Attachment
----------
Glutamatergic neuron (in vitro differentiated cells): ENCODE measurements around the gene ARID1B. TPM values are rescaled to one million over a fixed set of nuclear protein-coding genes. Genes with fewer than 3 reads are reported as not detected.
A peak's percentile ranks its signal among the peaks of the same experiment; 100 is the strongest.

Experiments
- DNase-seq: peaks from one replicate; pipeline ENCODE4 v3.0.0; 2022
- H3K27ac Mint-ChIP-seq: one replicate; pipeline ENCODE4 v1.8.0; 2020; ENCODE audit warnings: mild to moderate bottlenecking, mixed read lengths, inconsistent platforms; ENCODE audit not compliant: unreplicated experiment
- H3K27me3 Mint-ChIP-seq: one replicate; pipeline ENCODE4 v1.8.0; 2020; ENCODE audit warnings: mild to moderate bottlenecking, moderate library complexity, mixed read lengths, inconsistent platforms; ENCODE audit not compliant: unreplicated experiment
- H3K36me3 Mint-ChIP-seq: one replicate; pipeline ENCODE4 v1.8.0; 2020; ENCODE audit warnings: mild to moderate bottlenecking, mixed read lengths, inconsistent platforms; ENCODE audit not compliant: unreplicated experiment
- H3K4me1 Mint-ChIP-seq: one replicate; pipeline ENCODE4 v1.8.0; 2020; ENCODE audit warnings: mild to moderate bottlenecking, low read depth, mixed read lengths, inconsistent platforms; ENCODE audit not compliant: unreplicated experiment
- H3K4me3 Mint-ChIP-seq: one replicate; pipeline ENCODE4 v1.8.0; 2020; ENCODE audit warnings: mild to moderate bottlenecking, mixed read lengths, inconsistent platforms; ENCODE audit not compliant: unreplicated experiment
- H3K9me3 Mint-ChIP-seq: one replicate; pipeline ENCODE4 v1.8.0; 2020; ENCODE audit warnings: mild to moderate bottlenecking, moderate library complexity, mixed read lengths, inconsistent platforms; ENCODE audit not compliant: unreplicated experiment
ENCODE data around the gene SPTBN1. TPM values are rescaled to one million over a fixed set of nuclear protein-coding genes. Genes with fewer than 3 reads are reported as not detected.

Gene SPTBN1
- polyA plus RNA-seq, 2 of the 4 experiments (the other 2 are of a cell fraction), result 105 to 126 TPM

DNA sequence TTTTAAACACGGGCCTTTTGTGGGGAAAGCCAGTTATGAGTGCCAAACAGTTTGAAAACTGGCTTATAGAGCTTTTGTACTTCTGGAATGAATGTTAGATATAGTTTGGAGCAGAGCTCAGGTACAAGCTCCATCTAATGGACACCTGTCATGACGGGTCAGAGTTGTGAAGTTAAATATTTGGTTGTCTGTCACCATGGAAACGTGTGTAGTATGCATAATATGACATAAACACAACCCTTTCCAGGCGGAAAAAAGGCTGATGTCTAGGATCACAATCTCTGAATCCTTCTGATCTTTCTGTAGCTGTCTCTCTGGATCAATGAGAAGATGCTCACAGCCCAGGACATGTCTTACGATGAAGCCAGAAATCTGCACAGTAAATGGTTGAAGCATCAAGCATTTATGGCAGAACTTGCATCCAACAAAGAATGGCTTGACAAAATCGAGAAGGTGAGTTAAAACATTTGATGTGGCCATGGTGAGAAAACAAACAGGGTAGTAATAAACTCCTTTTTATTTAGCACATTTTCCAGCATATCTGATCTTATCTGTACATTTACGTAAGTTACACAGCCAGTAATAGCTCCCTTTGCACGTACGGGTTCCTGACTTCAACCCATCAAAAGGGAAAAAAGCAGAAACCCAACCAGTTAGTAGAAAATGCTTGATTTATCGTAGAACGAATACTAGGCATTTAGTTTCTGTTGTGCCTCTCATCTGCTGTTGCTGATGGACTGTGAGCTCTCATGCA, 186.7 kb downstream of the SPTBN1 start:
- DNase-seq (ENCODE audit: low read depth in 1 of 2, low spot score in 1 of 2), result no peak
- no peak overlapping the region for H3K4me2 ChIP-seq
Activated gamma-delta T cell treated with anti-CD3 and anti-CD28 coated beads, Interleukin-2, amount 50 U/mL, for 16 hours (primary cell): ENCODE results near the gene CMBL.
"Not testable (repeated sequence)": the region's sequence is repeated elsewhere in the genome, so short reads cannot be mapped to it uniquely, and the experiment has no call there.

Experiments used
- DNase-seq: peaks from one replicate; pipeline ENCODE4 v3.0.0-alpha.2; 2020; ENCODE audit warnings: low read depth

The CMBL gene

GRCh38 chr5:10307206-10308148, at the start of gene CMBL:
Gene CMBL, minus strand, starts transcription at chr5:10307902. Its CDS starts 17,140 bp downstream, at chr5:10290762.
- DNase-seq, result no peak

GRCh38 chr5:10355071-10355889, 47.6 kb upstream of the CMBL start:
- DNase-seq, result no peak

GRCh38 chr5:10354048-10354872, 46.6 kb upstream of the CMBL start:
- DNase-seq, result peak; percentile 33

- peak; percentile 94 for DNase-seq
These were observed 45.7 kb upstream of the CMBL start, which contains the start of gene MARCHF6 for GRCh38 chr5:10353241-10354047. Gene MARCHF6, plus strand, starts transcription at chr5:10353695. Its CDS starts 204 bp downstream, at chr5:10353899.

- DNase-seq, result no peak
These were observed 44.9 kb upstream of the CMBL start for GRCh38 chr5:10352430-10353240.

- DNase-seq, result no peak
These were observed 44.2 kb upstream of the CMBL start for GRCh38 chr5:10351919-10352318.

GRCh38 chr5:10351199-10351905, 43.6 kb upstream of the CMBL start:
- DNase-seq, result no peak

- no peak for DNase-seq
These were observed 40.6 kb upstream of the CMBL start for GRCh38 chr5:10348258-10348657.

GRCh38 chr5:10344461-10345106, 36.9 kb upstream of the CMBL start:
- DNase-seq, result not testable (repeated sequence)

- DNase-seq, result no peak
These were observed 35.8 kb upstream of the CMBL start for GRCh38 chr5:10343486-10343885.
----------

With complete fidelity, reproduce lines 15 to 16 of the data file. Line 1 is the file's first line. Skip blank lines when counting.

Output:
- DNase-seq (ENCODE audit: low read depth in 1 of 2, low spot score in 1 of 2), result no peak
- no peak overlapping the region for H3K4me2 ChIP-seq